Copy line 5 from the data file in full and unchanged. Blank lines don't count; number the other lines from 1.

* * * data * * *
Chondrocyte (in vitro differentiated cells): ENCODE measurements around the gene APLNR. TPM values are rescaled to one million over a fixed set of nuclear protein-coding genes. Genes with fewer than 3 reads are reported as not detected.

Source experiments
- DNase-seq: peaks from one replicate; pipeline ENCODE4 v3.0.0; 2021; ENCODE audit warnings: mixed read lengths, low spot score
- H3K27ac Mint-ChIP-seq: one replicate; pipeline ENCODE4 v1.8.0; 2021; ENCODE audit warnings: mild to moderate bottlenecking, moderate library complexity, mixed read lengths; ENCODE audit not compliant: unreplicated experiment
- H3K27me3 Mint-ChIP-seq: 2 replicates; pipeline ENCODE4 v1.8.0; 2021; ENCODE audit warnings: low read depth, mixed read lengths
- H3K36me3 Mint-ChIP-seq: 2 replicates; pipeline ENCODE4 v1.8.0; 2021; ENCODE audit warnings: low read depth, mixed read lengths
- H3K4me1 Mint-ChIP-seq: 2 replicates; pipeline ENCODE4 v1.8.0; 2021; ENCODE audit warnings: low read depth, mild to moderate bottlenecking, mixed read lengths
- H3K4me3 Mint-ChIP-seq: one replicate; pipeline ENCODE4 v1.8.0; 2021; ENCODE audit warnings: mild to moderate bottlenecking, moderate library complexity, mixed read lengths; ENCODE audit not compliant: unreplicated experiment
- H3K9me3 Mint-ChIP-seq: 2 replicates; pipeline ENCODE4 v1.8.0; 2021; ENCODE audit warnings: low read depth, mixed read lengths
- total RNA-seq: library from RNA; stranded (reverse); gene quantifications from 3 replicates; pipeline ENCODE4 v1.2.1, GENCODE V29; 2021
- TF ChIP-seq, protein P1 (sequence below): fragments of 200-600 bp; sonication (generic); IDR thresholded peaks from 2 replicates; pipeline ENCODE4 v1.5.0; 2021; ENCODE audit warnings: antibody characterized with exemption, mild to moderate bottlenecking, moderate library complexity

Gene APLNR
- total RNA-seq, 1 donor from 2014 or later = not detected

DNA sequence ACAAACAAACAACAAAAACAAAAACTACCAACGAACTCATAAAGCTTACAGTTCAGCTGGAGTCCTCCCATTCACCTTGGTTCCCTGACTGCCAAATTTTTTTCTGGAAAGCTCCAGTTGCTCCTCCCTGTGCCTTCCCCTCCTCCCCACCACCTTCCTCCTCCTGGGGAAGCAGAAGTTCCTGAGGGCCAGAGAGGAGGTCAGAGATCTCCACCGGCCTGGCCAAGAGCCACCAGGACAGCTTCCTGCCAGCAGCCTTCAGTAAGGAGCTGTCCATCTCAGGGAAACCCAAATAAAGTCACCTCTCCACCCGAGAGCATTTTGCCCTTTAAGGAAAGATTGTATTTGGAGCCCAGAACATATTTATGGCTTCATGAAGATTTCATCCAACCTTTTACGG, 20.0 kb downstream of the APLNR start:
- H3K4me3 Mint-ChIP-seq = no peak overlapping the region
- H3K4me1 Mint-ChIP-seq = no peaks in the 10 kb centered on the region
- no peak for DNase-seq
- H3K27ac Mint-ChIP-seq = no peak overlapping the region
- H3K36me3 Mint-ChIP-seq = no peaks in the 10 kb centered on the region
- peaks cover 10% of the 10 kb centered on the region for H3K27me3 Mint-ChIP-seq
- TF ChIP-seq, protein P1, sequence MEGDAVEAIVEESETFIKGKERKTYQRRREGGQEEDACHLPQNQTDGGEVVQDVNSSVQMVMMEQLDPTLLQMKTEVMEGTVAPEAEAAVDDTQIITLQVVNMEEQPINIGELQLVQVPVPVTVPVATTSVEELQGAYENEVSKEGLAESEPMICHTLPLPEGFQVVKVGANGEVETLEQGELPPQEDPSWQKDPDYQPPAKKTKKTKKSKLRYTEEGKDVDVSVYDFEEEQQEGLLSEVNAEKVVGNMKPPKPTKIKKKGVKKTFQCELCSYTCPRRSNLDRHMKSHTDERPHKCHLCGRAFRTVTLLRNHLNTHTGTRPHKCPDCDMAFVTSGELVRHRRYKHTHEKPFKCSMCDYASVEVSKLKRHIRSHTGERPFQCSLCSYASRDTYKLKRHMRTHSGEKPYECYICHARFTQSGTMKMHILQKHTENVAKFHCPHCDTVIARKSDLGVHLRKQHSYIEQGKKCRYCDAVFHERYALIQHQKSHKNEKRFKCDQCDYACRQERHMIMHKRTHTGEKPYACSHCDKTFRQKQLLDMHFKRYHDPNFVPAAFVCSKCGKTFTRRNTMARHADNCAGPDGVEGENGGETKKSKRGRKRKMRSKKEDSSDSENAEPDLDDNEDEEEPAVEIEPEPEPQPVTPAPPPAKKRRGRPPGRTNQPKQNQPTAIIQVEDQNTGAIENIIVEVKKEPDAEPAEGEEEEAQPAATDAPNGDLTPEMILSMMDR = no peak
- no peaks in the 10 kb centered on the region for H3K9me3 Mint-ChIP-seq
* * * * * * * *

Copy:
- H3K27me3 Mint-ChIP-seq: 2 replicates; pipeline ENCODE4 v1.8.0; 2021; ENCODE audit warnings: low read depth, mixed read lengths